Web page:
Shops overflow with holiday gifts. Carols ring out from every street corner. Bell ringers collect monetary contributions for needy families. Families spend time together. If you’re like many families at Christmas, you continue the same traditions handed down by parents and grandparents. Could your clan honor their history while starting a few new customs? Perhaps these suggestions will work for you.
St. Patrick’s Day is celebrated March 17, the date of Saint Patrick’s death in the fifth century. In Ireland this is both a national holiday and a holy day.
As the patron saint of Ireland, Saint Patrick was credited as the person who brought Christianity to the Irish. Although not a legal holiday in the United States, the day is recognized as a celebration of Irish and Irish-American cultures. It is estimated that about 39 million U.S. residents claim Irish ancestry. The day has been celebrated in North America since the late 18th century.
In this piece for the Chester County Independent, I give some fun ideas for autumn activities with your family:
It is that magical time between summer and winter when the sky is the color of a robin’s egg and leaves range in shades of orange, brown, red and crimson. Darkness comes early and nights have a nip in the air—but days remain sunny and somewhat warm. During this brief season, plan time for family activities. Use these suggestions for building family relationships and making memories for your clan.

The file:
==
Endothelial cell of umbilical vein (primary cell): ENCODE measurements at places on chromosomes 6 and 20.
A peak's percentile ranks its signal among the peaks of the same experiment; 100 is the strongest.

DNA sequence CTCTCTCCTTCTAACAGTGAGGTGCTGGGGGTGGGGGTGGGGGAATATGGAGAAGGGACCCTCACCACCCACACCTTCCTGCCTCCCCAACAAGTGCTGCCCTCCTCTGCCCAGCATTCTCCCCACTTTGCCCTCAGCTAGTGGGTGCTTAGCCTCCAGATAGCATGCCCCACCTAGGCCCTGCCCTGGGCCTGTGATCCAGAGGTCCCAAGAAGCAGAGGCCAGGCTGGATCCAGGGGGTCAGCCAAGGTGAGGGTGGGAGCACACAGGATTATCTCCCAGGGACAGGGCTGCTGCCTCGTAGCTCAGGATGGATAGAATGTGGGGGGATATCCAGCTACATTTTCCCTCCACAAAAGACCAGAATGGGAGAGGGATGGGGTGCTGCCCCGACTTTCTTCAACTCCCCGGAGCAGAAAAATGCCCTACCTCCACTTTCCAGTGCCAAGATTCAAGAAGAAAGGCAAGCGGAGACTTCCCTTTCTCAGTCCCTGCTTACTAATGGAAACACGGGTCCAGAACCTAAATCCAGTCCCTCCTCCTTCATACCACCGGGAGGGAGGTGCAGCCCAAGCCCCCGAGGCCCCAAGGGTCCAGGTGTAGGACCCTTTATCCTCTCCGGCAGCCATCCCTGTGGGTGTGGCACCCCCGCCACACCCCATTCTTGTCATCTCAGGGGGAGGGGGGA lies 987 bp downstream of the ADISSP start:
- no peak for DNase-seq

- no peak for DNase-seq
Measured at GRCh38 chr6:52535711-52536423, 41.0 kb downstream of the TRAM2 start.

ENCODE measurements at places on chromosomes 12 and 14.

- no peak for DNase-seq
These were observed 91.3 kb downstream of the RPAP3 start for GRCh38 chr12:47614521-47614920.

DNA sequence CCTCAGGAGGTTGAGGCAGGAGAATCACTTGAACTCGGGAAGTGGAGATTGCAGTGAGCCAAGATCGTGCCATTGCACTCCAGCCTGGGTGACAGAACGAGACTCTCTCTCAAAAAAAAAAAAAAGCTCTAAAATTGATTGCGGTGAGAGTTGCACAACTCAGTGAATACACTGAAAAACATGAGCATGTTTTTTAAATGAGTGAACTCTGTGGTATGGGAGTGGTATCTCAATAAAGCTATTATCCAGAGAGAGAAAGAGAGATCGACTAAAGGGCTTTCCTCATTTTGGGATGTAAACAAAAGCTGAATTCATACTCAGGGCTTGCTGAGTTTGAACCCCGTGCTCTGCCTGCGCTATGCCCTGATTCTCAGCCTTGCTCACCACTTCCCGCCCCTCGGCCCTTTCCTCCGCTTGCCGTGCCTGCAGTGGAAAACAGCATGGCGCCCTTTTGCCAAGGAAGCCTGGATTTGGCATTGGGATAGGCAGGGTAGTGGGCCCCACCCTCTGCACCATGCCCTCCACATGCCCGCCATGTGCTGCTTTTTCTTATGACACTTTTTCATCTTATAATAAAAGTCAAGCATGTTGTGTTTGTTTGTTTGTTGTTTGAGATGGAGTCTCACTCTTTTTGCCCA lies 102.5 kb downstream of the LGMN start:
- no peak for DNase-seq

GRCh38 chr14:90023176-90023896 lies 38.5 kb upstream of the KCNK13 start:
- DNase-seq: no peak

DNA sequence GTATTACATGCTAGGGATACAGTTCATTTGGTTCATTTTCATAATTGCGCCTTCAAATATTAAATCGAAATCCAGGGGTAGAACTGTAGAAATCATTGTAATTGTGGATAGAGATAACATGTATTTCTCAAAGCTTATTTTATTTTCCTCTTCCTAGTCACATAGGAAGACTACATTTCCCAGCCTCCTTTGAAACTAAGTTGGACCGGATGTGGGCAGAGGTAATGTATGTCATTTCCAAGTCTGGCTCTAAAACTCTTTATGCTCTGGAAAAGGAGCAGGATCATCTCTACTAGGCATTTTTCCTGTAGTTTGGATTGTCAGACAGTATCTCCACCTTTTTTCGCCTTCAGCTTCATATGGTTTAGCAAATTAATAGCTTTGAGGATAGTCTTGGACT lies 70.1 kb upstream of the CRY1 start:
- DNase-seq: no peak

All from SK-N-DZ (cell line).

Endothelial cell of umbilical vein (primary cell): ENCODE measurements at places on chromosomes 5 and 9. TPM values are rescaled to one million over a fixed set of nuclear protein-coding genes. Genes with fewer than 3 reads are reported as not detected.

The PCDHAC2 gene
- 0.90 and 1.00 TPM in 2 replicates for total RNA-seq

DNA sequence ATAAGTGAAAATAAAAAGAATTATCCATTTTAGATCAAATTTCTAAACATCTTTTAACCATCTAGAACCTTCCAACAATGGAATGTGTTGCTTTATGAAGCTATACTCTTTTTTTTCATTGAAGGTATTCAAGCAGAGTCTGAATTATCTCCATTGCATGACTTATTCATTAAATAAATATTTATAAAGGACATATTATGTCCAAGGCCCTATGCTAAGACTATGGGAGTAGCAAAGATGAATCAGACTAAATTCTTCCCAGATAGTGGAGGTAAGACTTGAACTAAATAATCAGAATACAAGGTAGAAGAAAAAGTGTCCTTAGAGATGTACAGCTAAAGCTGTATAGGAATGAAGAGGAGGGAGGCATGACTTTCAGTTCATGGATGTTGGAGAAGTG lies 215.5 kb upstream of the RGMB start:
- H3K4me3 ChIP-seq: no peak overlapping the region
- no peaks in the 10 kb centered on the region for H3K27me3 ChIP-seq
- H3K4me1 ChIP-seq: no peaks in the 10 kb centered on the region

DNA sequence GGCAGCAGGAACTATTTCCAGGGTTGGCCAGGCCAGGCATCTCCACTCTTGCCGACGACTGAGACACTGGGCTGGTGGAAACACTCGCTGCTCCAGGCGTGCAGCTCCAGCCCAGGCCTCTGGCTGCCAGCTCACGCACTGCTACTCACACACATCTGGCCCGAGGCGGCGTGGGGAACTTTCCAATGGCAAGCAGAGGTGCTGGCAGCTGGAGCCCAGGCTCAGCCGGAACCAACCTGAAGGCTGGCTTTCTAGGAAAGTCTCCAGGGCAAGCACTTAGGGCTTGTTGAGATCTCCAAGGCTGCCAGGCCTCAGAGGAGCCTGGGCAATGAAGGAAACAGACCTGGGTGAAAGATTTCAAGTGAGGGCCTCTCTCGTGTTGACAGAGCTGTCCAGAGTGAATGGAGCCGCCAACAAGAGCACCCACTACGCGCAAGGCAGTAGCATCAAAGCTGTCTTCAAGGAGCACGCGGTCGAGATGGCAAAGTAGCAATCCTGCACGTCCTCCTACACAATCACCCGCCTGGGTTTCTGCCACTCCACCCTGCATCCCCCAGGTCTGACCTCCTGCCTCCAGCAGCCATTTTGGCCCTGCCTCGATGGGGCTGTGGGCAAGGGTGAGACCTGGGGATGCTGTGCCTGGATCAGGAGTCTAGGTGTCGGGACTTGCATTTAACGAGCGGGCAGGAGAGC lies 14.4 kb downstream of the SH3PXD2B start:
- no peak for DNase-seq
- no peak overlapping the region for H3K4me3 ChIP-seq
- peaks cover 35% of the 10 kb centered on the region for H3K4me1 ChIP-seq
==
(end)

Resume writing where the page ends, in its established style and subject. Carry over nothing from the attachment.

An excerpt from my Mississippi Christian Living article on grandparents who overspend on their grandchildren:
Five-year-old “Stephen” couldn’t wait until his next birthday. And who could blame him? On his fifth special day, his grandparents gave him a pony. On the fourth birthday, it was an above the ground swimming pool.
Rolling her eyes, Stephen’s mother responded, “This has to stop. Every year the presents become more extravagant. I can’t begin to imagine what they’ll give for his 16th birthday!” If you’re like this family, you certainly don’t want hurt feeling. And, they’re glad the grandparents want to provide gifts and spend time with their son, as they love him so much. Continue reading
Here’s a piece I wrote for Earlychildhood News on child development through play:
During the early stages of our country, child’s play was considered a waste of time. Little thought was given to the importance that play contributed to the developing child. For the last few decades educators and researchers have been fascinated with how children play. Parten’s Play Theory of 1932, Piaget of 1962 and Piaget and Inhelder of 1969 share different opinions, yet hold to common truths. Those who study the developmentally appropriate activities of children realize that play should begin early in life. And parents must provide opportunities for children to play and to learn from observations and actions as well as from being told.